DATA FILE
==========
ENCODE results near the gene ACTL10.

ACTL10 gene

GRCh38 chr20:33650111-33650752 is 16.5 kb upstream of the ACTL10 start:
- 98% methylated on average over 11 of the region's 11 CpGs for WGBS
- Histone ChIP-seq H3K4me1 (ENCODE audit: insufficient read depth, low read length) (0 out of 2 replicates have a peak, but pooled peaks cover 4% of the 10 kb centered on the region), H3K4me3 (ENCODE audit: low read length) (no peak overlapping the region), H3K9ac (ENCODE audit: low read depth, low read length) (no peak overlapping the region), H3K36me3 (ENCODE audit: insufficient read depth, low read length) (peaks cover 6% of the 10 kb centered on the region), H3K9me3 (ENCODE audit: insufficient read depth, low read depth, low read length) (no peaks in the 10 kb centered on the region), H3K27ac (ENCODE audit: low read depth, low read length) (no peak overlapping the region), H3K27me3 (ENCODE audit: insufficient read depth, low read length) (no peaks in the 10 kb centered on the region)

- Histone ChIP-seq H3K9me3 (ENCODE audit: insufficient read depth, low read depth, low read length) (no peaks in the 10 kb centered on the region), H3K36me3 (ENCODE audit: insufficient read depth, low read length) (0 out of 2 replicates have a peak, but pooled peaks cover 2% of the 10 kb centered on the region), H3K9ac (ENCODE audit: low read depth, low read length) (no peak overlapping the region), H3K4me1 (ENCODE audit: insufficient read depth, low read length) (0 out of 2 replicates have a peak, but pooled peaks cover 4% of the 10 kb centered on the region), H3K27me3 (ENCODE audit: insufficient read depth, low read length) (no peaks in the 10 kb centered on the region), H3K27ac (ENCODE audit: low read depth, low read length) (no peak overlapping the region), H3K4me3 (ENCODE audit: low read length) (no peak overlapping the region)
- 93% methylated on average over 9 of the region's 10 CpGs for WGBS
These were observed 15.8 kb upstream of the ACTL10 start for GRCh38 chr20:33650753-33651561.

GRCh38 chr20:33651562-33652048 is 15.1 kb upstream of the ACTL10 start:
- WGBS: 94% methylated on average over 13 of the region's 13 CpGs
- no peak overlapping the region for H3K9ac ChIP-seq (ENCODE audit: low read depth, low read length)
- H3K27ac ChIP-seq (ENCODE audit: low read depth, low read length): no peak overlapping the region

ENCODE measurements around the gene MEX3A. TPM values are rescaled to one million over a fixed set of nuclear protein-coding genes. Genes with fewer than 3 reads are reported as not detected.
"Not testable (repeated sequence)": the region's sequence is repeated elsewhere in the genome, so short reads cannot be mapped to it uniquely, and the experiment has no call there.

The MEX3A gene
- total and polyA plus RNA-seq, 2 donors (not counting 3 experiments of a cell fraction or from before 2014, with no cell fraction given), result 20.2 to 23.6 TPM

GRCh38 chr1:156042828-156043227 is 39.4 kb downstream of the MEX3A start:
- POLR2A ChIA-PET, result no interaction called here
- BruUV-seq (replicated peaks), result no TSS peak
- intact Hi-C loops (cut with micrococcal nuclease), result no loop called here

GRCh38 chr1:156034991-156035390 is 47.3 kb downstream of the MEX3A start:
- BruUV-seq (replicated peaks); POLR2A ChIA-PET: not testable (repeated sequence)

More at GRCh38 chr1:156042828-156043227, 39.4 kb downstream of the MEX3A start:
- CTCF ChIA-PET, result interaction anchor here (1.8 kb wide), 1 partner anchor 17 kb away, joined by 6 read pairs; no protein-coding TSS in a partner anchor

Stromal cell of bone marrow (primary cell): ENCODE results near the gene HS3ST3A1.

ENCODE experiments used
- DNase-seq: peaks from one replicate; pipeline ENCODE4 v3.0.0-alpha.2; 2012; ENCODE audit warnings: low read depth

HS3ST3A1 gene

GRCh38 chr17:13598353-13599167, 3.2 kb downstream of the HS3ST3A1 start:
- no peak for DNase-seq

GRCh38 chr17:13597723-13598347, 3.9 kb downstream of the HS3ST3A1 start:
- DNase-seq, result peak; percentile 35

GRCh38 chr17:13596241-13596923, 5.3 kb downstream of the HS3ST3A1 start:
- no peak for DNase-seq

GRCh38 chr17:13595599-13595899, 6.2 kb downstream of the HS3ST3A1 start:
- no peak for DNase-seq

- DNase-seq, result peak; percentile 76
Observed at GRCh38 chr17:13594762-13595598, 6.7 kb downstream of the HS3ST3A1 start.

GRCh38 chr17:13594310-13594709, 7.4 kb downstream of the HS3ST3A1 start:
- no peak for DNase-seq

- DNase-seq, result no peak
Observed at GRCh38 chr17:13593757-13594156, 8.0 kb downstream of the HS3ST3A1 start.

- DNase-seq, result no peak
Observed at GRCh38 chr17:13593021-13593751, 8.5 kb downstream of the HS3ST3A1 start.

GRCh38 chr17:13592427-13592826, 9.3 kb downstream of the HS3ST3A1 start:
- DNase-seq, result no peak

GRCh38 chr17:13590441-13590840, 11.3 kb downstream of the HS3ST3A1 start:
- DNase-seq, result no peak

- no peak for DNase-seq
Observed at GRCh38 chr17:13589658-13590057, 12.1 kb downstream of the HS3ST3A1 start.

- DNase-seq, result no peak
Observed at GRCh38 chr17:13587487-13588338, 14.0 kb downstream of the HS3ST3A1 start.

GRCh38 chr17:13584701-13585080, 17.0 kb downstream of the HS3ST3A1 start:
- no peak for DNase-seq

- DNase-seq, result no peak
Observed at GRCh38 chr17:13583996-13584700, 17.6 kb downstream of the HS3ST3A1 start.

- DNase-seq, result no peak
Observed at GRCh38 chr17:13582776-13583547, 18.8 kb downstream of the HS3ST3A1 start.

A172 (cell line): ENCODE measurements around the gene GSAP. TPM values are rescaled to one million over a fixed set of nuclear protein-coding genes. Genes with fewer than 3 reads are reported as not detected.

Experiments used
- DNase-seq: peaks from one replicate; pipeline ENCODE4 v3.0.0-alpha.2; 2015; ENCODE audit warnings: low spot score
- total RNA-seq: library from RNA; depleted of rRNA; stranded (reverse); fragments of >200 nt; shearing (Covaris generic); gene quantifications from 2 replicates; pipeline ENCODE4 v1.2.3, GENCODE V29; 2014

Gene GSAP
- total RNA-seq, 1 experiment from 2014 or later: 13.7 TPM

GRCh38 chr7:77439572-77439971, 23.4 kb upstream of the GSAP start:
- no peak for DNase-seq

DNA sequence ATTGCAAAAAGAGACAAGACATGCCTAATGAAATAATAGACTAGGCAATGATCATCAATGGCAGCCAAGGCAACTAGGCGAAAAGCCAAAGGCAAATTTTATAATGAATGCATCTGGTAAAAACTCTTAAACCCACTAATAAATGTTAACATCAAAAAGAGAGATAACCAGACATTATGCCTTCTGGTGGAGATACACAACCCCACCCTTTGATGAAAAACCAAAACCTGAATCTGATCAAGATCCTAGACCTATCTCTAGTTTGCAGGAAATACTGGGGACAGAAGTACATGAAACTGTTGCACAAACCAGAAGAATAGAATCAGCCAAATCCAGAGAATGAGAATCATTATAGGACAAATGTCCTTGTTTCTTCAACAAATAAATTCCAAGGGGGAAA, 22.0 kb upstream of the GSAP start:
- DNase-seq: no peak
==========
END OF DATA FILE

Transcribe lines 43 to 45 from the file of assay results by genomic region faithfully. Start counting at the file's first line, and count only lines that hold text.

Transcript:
- DNase-seq, result no peak
Observed at GRCh38 chr17:13593021-13593751, 8.5 kb downstream of the HS3ST3A1 start.

GRCh38 chr17:13592427-13592826, 9.3 kb downstream of the HS3ST3A1 start: